The Man from the Other Side: Don’t Judge a Book by its Cover

Salvador Gomez
Mr.Cottom
Period.5 H English
11/16/2015

Many people are discriminated, because of their race, gender, and personal characteristics. However, not everyone understands that physical appearance is just half of a person, the other half is their personality. The big idea of The Man from the Other Side by Uri Orlev and Peter Ramse and Clacton’s Simon Fitzpatrick to feature in Alan Powdrill’s exhibition Covered by Alan Powdrill is to never judge a book by its cover.
In The Man from the Other Side, Orlev talks about the prejudice against the Jews during World War 2. The main character, Marek states, “Such people had always seemed strange and ugly to me. Maybe it was their odd clothes, or their beards and sidelocks, or the strange language they spoke…” (Orlev 14). People should not be judged by their physical characteristics or their belongings. The Jews are not all the same, maybe if others got to meet a Jew they would realize that what is spoken about them is not true. One of Marek’s friends, Janek states, “They’ve got lots of diamonds and gold besides the money… a Jew lover or something?” (Orlev 26). The Jews are being discriminated for being rich while all they really want to do is survive, they are not being greedy people who buy everything. Instead of judging people by their property, they should be judged by their personality. The Man from the Other Side focuses on racism towards the Jews to demonstrate how people are judged by their appearance.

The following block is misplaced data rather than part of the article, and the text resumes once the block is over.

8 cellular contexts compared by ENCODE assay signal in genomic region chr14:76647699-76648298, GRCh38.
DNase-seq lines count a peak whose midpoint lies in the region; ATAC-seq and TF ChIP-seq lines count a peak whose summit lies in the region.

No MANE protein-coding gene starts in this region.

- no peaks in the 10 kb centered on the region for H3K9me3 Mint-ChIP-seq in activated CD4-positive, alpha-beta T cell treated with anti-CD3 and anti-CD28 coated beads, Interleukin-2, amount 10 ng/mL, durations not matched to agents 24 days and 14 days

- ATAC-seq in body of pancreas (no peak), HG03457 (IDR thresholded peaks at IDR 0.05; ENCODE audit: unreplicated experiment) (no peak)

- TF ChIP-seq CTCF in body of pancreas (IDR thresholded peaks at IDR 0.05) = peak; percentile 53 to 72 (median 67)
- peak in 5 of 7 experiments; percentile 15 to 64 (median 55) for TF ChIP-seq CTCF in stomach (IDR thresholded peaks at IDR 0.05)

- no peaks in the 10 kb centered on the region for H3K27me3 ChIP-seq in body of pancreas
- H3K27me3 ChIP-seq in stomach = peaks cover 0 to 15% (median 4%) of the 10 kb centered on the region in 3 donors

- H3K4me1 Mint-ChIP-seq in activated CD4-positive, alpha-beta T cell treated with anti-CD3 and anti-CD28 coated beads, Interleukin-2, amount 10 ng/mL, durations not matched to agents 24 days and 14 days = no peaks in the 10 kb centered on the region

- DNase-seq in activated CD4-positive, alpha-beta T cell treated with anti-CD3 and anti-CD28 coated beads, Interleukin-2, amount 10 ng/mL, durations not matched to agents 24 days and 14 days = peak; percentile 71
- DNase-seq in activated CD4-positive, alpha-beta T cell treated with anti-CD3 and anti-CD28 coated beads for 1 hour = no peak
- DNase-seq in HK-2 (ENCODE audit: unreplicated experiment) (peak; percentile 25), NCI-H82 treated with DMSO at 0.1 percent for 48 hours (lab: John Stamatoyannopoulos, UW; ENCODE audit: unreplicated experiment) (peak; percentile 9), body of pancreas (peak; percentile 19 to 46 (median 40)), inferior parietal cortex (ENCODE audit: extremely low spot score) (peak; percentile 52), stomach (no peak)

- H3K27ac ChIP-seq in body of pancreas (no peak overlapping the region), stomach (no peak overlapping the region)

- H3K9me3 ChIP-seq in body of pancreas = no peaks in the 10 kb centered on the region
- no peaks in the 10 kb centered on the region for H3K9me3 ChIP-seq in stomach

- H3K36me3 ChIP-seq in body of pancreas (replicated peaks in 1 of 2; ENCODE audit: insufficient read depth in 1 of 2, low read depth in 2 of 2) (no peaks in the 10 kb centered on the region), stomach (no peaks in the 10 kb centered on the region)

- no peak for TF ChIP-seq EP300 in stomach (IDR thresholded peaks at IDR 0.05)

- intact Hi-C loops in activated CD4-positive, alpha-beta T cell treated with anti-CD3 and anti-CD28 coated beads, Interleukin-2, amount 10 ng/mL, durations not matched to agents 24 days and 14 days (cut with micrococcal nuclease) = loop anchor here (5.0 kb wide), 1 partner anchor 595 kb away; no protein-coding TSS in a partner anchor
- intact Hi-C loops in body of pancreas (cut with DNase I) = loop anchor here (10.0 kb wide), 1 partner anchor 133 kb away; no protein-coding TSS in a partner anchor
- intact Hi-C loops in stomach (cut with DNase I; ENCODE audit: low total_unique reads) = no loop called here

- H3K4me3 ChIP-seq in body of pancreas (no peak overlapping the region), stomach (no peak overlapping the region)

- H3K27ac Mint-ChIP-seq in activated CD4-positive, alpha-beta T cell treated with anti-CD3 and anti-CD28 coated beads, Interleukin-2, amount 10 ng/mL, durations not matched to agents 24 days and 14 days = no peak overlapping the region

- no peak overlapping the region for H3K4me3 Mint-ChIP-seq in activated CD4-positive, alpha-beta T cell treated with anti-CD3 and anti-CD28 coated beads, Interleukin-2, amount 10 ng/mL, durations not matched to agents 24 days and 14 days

In the article Peter Ramse and Clacton’s Simon Fitzpatrick to feature in Alan Powdrill’s exhibition Covered, Powdrill discusses the criticism towards people with tattoos who are judged, because of the tattoos. Simon Flitzpatrick states, “He said: “If I’m in my vest some people are a bit vary of me. I don’t like that…We’re just normal people, we just like art on our skin and that’s it,” (Powdrill). People misunderstand the use of tattoos. The stereotype is that people with tattoos are in gangs; however, some people with tattoos actually use them for self-expression just like Flitzpatrick, who uses tattoos as art. Powdrill states, “There were two reasons Peter, 37, was keen to get involved – to show off his tattoos and to raise awareness of Crohn’s disease, which he has suffered from since he was a teenager and is the theme of many of his tattoos,” (Powdrill). This statement adds support that people use tattoos for self-expression, because Peter wants to show them off. Tattoos can also be used to raise awareness of conditions such as Crohn’s disease just like how Peter is using his to show the effects of Crohn’s disease. Not all people use tattoos to seem threatening, they use them for self-expression and to raise awareness, however the stereotype that people with tattoos are dangerous is hiding the true intentions of tattoos.
The big idea of both articles is, don’t judge a book by its cover or a man by his tattoos, which is shown by containing several example of misunderstood people, just because they are a different race or have an odd appearance.
Work Cited
Orlev, Uri, and Hillel Halkin. The Man from the Other Side. Boston: Houghton Mifflin, 1991. Print.
“Never Judge a Book by Its Cover… or a Man by His Tattoos.” Gazette. N.p., n.d. Web. 16 Nov. 2015.

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